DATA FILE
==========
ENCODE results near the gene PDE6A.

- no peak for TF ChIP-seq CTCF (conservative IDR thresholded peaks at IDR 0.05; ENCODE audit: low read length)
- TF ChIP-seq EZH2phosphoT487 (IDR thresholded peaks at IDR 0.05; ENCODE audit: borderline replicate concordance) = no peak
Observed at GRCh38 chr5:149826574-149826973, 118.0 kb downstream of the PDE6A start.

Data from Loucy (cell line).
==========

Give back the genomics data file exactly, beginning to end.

ENCODE results near the gene PDE6A.

- no peak for TF ChIP-seq CTCF (conservative IDR thresholded peaks at IDR 0.05; ENCODE audit: low read length)
- TF ChIP-seq EZH2phosphoT487 (IDR thresholded peaks at IDR 0.05; ENCODE audit: borderline replicate concordance) = no peak
Observed at GRCh38 chr5:149826574-149826973, 118.0 kb downstream of the PDE6A start.

Data from Loucy (cell line).